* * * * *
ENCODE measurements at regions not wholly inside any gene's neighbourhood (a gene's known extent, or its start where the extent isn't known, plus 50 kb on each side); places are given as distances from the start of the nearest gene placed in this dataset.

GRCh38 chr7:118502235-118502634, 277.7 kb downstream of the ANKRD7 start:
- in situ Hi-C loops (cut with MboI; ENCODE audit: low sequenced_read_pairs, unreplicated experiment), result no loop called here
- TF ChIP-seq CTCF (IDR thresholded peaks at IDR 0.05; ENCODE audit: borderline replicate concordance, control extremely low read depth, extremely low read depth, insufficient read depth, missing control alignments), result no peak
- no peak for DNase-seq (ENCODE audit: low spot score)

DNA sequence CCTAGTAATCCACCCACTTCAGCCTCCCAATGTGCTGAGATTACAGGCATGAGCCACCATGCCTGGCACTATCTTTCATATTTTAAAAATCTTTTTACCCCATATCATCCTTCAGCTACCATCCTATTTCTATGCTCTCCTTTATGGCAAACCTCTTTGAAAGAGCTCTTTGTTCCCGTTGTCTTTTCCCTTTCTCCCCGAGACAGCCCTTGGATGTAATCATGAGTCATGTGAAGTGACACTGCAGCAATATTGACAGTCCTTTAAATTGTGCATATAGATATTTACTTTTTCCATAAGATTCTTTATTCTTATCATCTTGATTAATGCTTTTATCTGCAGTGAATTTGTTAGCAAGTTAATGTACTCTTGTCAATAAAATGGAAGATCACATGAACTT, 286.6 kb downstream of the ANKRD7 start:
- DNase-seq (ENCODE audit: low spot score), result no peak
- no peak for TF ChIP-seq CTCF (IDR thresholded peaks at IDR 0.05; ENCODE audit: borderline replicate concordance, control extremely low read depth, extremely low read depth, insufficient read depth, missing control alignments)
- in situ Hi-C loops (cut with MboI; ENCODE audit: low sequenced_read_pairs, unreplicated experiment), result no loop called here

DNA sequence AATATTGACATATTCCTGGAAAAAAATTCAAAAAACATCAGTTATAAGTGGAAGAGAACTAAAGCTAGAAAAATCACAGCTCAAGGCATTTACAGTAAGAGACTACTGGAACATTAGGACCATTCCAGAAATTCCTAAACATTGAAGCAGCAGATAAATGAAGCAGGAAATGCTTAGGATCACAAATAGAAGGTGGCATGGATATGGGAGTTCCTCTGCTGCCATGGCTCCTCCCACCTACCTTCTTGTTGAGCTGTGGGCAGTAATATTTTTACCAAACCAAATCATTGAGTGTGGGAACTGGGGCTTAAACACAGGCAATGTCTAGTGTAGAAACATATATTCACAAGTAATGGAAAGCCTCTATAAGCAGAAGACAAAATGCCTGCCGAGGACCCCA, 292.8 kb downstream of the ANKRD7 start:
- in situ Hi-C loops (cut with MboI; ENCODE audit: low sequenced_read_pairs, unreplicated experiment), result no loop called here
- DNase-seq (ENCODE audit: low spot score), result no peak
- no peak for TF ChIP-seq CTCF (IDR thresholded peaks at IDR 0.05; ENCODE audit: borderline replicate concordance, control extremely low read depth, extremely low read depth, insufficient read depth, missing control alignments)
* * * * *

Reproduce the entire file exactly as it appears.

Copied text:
ENCODE measurements at regions not wholly inside any gene's neighbourhood (a gene's known extent, or its start where the extent isn't known, plus 50 kb on each side); places are given as distances from the start of the nearest gene placed in this dataset.

GRCh38 chr7:118502235-118502634, 277.7 kb downstream of the ANKRD7 start:
- in situ Hi-C loops (cut with MboI; ENCODE audit: low sequenced_read_pairs, unreplicated experiment), result no loop called here
- TF ChIP-seq CTCF (IDR thresholded peaks at IDR 0.05; ENCODE audit: borderline replicate concordance, control extremely low read depth, extremely low read depth, insufficient read depth, missing control alignments), result no peak
- no peak for DNase-seq (ENCODE audit: low spot score)

DNA sequence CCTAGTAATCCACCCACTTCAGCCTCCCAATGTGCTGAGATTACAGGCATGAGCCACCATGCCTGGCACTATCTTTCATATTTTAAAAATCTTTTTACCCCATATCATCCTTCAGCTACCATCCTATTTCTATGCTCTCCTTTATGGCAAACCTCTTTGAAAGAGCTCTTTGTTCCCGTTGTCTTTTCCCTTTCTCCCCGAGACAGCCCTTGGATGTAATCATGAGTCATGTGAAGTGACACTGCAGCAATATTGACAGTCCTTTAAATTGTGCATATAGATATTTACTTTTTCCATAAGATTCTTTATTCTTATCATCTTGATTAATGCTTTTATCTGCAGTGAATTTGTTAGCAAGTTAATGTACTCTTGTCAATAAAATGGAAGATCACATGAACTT, 286.6 kb downstream of the ANKRD7 start:
- DNase-seq (ENCODE audit: low spot score), result no peak
- no peak for TF ChIP-seq CTCF (IDR thresholded peaks at IDR 0.05; ENCODE audit: borderline replicate concordance, control extremely low read depth, extremely low read depth, insufficient read depth, missing control alignments)
- in situ Hi-C loops (cut with MboI; ENCODE audit: low sequenced_read_pairs, unreplicated experiment), result no loop called here

DNA sequence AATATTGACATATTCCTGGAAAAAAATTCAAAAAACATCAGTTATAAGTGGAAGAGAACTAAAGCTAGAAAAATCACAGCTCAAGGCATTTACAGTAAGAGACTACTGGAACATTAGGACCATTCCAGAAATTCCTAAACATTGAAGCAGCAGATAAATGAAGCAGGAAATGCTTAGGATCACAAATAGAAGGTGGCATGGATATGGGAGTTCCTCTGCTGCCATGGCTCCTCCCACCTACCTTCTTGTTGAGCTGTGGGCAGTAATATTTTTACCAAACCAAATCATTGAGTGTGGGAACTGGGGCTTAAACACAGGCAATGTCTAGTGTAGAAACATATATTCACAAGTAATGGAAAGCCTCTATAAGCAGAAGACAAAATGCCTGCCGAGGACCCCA, 292.8 kb downstream of the ANKRD7 start:
- in situ Hi-C loops (cut with MboI; ENCODE audit: low sequenced_read_pairs, unreplicated experiment), result no loop called here
- DNase-seq (ENCODE audit: low spot score), result no peak
- no peak for TF ChIP-seq CTCF (IDR thresholded peaks at IDR 0.05; ENCODE audit: borderline replicate concordance, control extremely low read depth, extremely low read depth, insufficient read depth, missing control alignments)